From London to Cornwall, then to Italy and France, a short, shabby priest takes on bandits, traitors and killers. Why is he so successful?
The reason is that after years spent in the priesthood, Father Brown knows human nature and is not afraid of its dark side. Thus he understands criminal motivation and how to deal with it.
"The Flying Stars": Father Brown has been invited to a Christmas masquerade, which becomes the target of another robbery.
"The Point of a Pin": A labor dispute leads to murder.
"The Three Tools of Death": A man is murdered, a man confesses to the murder and is arrested, but Father Brown doesn't believe either claim.
"The Invisible Man": The inimitable Father Brown is called to help in the hunt for a mysterious killer, known only as an "invisible man".
©2011 The Colonial Radio Players (P)2011 Brilliance Audio, Inc.
Good performance. Fun mystery series. Have purchased more of the dramatizations on sale and look forward to listening to them.
This is Colonial Radio Theater's 2nd volume of Fr Brown Mysteries and it is wonderful.The stories are true to Chesterton. JT Turner is a great Fr Brown. The voices, music and effects are excellent. Thanks CRT!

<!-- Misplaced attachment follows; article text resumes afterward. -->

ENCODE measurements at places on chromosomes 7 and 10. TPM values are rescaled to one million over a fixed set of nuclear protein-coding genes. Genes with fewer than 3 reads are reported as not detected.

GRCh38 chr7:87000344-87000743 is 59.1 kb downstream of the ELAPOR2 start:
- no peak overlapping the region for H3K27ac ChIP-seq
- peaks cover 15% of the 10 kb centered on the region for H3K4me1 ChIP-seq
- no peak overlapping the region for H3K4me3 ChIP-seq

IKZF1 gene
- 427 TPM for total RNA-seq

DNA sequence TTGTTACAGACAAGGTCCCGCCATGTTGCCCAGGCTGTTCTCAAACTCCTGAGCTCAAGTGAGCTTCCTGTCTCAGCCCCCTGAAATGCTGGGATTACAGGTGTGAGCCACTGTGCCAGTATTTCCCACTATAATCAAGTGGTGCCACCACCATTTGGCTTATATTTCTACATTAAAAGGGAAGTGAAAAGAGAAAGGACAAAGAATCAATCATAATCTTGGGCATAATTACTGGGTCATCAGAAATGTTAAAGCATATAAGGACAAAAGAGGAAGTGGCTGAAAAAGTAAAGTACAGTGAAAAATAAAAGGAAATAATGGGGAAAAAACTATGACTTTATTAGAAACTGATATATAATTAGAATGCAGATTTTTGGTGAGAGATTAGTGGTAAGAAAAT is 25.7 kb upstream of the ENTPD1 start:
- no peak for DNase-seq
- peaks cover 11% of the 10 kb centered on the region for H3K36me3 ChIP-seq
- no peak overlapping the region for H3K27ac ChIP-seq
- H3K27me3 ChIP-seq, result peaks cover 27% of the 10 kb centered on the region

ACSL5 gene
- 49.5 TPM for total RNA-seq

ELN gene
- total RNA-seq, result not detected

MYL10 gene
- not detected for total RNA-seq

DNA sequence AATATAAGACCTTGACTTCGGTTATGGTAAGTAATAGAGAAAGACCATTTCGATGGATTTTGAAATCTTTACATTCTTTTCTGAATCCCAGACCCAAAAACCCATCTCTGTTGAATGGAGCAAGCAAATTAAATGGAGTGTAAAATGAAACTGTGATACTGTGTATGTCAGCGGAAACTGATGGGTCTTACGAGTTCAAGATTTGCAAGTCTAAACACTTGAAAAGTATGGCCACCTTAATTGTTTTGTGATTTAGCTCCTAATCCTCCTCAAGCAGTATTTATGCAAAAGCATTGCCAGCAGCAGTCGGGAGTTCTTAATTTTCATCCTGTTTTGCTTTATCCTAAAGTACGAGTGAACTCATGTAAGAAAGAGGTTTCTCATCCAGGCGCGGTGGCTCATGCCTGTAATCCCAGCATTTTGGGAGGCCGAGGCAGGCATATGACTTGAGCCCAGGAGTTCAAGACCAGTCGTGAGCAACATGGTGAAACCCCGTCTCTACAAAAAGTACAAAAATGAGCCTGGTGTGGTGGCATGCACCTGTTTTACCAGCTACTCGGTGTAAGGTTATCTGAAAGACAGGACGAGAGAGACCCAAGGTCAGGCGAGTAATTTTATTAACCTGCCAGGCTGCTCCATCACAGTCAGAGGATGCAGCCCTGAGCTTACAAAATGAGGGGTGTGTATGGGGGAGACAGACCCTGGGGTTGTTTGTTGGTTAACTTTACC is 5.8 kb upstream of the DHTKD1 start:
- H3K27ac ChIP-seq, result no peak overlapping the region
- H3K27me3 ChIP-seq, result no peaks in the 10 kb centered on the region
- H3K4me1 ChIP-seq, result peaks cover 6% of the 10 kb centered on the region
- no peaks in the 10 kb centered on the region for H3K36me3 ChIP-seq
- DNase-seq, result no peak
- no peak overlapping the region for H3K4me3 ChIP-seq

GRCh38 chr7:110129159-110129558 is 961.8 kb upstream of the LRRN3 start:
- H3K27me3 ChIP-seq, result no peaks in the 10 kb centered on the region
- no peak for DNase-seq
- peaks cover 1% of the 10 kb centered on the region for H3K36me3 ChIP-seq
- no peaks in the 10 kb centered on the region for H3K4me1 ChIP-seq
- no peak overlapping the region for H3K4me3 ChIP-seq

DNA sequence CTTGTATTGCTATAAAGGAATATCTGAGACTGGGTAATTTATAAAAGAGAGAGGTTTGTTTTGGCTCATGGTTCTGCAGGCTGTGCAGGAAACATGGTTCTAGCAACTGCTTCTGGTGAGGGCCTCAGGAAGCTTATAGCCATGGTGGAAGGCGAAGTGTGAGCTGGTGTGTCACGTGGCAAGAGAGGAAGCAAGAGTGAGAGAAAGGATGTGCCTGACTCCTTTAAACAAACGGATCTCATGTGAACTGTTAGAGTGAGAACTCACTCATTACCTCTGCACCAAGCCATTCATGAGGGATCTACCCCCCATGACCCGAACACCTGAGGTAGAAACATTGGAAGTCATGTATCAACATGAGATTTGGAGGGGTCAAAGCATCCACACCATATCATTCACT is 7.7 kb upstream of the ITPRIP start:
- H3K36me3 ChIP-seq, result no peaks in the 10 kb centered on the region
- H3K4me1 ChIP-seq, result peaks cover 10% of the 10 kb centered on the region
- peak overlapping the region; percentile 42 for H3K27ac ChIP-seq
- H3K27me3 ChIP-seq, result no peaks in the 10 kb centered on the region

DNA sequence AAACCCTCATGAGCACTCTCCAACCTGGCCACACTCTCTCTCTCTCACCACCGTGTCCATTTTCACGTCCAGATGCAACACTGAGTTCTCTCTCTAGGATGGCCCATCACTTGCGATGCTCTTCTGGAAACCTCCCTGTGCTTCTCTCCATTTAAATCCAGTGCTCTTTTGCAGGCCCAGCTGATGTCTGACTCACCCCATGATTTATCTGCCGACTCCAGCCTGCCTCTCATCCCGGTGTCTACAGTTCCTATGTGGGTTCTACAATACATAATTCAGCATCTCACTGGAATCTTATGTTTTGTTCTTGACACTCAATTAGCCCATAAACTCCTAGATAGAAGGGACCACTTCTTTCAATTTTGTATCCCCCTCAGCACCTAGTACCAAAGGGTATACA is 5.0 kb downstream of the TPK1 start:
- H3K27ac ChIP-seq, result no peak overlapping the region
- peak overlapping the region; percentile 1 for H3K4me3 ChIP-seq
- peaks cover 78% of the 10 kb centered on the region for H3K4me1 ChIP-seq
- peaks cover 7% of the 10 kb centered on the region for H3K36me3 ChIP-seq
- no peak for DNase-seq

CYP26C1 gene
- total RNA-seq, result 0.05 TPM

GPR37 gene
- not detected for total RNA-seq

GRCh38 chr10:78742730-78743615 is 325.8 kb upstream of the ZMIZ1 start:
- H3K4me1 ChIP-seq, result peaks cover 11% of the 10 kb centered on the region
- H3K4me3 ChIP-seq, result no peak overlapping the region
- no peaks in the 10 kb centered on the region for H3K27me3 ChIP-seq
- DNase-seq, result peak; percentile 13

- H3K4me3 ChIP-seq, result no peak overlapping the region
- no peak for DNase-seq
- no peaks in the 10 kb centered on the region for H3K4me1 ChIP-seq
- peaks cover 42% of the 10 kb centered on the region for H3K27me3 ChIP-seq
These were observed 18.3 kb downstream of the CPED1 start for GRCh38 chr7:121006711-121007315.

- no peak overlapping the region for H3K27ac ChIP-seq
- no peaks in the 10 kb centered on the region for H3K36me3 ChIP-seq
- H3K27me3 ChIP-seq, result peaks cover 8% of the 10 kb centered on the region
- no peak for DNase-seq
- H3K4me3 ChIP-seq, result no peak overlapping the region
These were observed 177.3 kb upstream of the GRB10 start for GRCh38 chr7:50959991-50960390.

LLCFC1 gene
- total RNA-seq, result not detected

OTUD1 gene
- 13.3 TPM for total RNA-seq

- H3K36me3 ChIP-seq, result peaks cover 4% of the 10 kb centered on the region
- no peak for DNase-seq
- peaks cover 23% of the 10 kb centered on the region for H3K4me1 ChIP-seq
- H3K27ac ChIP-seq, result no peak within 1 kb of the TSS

The Path Between the Seas to The Great Bridge ~ Kagan's Peloponnesian War to Gaddis' Cold One ~ Mornings on Horseback to a River of Doubt ~ Tom to Huck ~ Lennie to Charley ~ Cadfael to Cross ~ Rhyme to Reacher ~ Blomkvist and Salander to Wallander and Wallander ~ Moving Cheese or Eating Frogs ~ On the Road and Into Thin Air ~ The End of History to A Short History of Everything to ... well ... everything else.
Exceptionally poor rendition of Chesterton's wonderful Father Brown mysteries. Radio time constraints doom the stories to near incoherence; casting renders multiple characters confusing. There is nothing here but plot, poorly presented and stripped of everything that makes a plot worth following ~ no character development, no pacing, no background, no scene-setting.
Aside from the charming cover art, there is nothing here to warrant a purchase or a credit. And the cover art is not THAT good.
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